Season your foods with warming spices, such as cinnamon, black pepper, cumin, and nutmeg.

Drink warm teas, hot water with lemon, or dry red wine to encourage circulation and stimulate digestion.

If you naturally tend to eat warmer, heartier foods in the winter – like soup, stir fry, casserole, quiches, pasta – you’re on the right track! While our bodies are designed to eat more in the winter, it’s still important to select your food carefully.

The cold, dry, and dark winter months can certainly tempt us away from our practice – and excercise in general. If we fall victim to that temptation, though, we’ll experience a number of negative consequences. I challenge you this winter to use your yoga practice as a means of caring for your entire being. Challenge yourself to practice a certain amount of days each week. For at least 60 minutes, you’ll be incredibly warm and fiery!

If you would like to learn more about building heat in the body using the sister science of yoga, Ayurveda, please visit Laura Burkett at Real Food Wellness.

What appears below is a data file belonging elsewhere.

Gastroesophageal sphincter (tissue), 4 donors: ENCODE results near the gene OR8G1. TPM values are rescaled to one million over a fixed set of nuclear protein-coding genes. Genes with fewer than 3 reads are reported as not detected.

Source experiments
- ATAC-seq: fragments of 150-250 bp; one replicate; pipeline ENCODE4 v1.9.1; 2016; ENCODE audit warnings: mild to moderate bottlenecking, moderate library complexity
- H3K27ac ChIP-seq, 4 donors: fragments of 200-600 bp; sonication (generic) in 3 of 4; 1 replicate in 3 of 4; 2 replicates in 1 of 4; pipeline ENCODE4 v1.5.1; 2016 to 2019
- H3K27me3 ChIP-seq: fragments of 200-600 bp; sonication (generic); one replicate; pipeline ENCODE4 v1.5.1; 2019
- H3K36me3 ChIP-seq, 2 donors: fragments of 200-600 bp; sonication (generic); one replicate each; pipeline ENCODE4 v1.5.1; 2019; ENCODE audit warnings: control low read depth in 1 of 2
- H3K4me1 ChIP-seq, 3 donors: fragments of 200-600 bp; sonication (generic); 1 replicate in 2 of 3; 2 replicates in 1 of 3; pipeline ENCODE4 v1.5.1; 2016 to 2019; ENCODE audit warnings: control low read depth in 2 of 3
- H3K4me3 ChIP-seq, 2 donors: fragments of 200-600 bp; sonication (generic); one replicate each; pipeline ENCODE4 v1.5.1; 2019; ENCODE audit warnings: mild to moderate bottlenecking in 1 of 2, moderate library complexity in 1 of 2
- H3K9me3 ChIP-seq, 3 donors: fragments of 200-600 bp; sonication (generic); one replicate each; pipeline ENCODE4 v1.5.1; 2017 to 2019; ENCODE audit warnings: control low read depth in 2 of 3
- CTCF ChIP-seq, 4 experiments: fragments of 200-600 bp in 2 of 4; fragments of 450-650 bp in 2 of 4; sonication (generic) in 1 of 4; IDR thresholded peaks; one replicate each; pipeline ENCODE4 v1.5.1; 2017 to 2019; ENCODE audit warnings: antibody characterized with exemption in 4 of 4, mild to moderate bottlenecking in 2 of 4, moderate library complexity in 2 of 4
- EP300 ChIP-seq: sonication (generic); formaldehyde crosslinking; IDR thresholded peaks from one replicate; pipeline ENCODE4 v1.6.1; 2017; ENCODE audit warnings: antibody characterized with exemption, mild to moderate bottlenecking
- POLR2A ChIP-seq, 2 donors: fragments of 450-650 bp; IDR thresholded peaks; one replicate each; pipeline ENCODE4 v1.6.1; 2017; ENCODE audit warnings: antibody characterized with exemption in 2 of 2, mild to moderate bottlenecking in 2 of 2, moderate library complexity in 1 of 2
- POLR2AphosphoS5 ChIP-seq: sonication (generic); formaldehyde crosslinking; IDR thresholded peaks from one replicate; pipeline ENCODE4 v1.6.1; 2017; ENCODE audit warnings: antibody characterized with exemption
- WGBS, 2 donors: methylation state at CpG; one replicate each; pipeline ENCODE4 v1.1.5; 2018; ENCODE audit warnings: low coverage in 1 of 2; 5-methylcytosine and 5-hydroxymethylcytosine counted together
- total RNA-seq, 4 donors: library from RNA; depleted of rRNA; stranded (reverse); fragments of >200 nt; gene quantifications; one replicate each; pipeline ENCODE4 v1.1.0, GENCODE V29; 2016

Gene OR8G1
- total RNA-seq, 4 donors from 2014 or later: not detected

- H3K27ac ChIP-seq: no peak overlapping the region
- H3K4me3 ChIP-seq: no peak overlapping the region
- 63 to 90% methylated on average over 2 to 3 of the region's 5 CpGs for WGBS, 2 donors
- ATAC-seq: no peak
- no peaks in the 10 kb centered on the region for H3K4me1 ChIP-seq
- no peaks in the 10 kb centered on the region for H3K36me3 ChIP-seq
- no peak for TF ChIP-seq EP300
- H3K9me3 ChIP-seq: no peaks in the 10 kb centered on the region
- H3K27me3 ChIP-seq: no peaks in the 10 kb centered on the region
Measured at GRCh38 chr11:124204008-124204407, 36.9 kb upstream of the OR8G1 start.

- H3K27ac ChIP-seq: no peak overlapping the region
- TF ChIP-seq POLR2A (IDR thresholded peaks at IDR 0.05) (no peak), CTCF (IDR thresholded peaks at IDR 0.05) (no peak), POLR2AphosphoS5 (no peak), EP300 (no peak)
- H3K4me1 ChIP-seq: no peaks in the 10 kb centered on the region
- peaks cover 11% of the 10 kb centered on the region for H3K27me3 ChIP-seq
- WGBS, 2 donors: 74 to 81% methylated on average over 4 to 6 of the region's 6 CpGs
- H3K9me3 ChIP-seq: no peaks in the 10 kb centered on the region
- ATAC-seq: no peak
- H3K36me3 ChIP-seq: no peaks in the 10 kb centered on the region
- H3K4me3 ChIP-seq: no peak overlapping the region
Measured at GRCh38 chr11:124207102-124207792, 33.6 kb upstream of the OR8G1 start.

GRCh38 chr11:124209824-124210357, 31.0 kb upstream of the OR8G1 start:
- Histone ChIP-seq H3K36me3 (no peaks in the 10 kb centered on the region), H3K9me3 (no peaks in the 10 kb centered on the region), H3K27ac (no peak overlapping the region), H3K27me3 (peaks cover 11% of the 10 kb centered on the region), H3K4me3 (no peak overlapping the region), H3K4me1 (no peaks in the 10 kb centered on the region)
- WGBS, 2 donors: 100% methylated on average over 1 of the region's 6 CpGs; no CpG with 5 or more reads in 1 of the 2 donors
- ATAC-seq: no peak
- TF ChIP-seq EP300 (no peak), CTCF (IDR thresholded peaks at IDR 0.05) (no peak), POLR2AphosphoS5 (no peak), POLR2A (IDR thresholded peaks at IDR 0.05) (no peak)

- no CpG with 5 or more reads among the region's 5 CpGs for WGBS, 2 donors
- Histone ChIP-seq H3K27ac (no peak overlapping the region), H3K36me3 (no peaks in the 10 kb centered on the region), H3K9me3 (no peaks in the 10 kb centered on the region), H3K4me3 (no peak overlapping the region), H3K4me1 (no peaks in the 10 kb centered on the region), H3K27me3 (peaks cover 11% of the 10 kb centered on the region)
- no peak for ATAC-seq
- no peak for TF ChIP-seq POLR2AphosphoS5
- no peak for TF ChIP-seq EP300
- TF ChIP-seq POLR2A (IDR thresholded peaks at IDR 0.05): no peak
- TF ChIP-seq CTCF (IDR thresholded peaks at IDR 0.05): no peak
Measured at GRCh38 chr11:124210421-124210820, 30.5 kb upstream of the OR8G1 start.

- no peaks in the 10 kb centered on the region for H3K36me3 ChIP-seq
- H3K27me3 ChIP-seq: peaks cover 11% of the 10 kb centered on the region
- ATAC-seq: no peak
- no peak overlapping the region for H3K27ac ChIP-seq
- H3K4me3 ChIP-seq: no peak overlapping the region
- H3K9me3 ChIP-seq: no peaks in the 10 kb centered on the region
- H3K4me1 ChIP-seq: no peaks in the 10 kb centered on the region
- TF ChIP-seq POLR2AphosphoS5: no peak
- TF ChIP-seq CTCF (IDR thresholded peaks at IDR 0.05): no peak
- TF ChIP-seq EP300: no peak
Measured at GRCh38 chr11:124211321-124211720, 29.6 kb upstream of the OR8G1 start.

Hot Yoga Studio

The hot yoga studio creates a sauna like atmosphere that will naturally detoxify the body while warming the external sheath, bones, muscles, ligaments and joints. Hot yoga raises your heart rate and core temperature, which dilates blood vessels and increases circulation in your muscles—a total win when muscles are stiffer in the cold weather months. Essentially, hot yoga helps build the heat from the core to the periphery and the periphery back to the core.

If you’re interested in learning more about our hot yoga studio, please call(616) 805-3603 and speak to Brittany Sanagustin or anyone on the Yoga Fever staff. We can help guide you into a safe, cozy practice designed to keep you warm all year long!

How to Choose the Right Mat for Hot Yoga 

Yoga mats are a game changer when it comes to a sticky, sweaty yoga practice. Recently, I was far from my yoga home and decided to test out another hot studio. However, I did not have my favorite mat with me as I was out of town. I figured no big deal, I’ll just rent one. The studio in and of itself was fabulous. It hit most of the checks on my “list” as to what makes a great hot space.

  1. Beautiful and clean studio and lounge
  2. Adequate space to flow and breathe
  3. A teacher who was clear, creative, and enthusiastic
  4. Knowledge of alignment and body mechanics
  5. The heat was seriously on point

But one major thing missed the mark: their rental yoga mats did NOT provide appropriate grip and safety. This completely changed my practice from stellar to super disappointing.